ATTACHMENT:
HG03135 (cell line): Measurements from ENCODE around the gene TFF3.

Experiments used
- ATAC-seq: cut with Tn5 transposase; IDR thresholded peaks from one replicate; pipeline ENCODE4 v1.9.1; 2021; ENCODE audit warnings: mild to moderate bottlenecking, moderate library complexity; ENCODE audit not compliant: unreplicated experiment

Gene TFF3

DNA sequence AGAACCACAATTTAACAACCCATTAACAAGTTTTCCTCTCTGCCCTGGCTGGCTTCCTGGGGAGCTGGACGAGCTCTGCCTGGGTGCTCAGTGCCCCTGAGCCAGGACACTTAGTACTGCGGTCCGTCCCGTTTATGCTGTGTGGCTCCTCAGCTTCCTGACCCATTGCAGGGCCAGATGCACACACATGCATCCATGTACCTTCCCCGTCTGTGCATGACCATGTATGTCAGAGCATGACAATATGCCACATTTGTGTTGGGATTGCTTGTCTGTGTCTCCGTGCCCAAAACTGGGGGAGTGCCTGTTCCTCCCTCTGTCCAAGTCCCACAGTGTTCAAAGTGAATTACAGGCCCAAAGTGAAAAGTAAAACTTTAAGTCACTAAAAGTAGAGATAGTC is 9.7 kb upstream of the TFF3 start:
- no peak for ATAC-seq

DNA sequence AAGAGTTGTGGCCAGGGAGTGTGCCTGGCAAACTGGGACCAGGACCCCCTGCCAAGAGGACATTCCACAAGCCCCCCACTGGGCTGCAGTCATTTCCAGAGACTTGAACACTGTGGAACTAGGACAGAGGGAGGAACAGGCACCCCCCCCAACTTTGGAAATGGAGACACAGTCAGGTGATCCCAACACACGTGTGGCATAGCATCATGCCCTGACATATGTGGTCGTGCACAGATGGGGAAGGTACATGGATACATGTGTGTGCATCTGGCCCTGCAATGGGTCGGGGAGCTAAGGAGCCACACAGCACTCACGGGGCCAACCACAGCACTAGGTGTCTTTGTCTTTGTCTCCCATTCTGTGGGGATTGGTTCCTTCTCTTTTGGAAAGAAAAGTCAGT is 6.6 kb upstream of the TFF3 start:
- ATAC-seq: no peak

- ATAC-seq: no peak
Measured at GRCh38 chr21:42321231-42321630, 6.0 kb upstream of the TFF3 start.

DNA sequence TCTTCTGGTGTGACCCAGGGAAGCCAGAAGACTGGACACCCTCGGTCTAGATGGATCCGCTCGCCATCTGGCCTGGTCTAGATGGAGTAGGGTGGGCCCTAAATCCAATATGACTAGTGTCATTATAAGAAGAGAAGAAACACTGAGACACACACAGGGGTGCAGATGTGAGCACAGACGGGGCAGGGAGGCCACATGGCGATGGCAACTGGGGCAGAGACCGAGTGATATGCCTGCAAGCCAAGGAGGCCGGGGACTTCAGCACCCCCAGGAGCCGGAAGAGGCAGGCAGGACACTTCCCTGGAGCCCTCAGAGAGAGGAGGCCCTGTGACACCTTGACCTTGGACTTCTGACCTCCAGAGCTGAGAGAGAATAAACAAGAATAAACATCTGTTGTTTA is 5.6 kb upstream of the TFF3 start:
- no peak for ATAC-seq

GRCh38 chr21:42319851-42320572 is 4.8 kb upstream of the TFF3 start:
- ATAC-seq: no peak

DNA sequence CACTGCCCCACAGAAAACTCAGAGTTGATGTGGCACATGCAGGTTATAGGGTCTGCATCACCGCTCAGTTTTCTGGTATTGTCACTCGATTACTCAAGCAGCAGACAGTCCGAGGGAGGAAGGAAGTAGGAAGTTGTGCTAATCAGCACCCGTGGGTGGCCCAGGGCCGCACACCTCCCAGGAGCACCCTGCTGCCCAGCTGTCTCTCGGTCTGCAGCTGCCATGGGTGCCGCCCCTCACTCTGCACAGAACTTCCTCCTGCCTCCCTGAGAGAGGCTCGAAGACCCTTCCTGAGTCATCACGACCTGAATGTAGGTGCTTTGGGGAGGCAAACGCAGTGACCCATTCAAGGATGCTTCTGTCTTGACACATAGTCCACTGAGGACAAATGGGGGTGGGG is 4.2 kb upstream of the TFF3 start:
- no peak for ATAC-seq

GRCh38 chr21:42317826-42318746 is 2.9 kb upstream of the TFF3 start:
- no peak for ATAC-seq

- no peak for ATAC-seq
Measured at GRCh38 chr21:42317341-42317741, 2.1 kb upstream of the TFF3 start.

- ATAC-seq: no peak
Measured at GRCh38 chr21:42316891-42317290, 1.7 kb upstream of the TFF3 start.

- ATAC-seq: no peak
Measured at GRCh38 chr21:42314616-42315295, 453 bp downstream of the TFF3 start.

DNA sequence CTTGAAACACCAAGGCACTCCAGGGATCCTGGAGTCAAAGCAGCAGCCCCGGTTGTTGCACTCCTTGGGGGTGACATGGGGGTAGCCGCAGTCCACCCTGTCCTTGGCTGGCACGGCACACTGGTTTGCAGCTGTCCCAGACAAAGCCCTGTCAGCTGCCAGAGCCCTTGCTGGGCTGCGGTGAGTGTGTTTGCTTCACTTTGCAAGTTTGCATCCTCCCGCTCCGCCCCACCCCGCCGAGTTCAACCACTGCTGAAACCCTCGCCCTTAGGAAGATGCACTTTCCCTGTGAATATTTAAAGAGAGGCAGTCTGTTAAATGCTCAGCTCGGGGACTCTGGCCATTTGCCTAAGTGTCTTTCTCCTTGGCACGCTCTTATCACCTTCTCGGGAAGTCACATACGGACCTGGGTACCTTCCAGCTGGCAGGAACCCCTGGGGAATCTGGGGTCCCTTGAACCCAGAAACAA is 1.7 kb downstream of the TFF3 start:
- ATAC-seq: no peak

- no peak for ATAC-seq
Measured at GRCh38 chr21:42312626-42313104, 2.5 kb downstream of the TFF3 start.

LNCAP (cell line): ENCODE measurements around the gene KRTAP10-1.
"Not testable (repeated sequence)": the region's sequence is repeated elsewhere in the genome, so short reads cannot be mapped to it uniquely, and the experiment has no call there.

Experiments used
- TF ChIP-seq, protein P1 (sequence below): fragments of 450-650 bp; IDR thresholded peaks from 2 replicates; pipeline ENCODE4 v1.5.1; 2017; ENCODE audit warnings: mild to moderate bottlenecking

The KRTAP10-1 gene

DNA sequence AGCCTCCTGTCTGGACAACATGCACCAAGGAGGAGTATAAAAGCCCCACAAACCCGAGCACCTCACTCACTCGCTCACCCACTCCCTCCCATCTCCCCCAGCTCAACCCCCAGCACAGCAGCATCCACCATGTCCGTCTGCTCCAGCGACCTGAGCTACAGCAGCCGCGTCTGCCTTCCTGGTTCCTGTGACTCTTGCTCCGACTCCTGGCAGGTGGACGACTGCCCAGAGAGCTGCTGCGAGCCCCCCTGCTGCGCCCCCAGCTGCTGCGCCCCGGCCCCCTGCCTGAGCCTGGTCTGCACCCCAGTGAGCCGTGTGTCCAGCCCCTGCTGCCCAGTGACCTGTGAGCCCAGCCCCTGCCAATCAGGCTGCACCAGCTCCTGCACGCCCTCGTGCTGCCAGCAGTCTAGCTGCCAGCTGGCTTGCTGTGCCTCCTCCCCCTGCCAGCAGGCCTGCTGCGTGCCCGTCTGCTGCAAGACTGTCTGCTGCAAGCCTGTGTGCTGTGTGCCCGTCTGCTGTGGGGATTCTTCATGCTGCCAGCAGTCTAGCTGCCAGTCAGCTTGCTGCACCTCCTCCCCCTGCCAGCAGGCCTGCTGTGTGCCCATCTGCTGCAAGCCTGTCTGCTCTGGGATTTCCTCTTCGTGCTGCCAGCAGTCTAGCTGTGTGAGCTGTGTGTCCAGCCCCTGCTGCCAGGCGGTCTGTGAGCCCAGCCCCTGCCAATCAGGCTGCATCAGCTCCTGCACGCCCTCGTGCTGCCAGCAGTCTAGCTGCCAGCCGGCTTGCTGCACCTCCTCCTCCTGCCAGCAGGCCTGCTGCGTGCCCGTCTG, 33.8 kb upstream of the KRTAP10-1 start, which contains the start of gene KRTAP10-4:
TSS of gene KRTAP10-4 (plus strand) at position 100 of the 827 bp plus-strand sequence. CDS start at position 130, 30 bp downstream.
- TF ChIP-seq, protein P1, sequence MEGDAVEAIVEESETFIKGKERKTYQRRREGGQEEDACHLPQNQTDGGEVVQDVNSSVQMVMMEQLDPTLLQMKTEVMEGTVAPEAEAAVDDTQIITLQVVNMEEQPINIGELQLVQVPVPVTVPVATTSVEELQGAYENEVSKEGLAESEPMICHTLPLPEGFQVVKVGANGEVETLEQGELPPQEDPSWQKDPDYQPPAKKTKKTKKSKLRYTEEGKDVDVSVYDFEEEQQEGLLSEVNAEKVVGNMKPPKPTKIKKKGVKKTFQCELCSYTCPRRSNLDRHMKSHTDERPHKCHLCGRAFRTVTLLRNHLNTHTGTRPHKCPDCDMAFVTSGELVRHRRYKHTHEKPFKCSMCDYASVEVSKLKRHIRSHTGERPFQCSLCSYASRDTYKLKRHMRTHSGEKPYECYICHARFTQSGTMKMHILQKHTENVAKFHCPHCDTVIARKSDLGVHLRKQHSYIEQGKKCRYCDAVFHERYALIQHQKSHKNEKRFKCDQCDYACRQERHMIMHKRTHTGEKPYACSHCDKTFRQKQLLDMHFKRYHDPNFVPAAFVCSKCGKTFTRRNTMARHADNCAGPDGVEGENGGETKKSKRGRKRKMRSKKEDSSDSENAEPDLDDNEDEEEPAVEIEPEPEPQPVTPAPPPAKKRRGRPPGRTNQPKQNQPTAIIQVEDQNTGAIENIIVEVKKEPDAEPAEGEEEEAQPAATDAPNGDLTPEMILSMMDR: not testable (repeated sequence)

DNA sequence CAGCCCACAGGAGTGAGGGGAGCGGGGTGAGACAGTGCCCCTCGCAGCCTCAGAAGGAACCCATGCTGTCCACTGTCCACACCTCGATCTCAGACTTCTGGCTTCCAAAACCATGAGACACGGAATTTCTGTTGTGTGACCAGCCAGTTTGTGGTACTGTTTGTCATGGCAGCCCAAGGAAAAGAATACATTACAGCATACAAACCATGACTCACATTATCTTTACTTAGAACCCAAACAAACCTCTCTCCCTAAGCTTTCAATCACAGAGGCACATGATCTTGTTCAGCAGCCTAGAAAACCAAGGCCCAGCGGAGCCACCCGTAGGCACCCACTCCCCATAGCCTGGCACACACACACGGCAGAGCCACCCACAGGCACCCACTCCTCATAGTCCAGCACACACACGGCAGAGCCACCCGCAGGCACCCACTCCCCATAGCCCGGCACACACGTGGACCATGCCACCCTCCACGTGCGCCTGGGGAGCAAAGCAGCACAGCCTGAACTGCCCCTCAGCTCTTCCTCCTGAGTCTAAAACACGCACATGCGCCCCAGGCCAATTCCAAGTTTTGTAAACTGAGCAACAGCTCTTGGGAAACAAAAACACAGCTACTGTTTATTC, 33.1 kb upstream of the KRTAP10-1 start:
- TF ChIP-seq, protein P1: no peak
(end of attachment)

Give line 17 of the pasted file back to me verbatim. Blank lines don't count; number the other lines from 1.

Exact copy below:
GRCh38 chr21:42317826-42318746 is 2.9 kb upstream of the TFF3 start: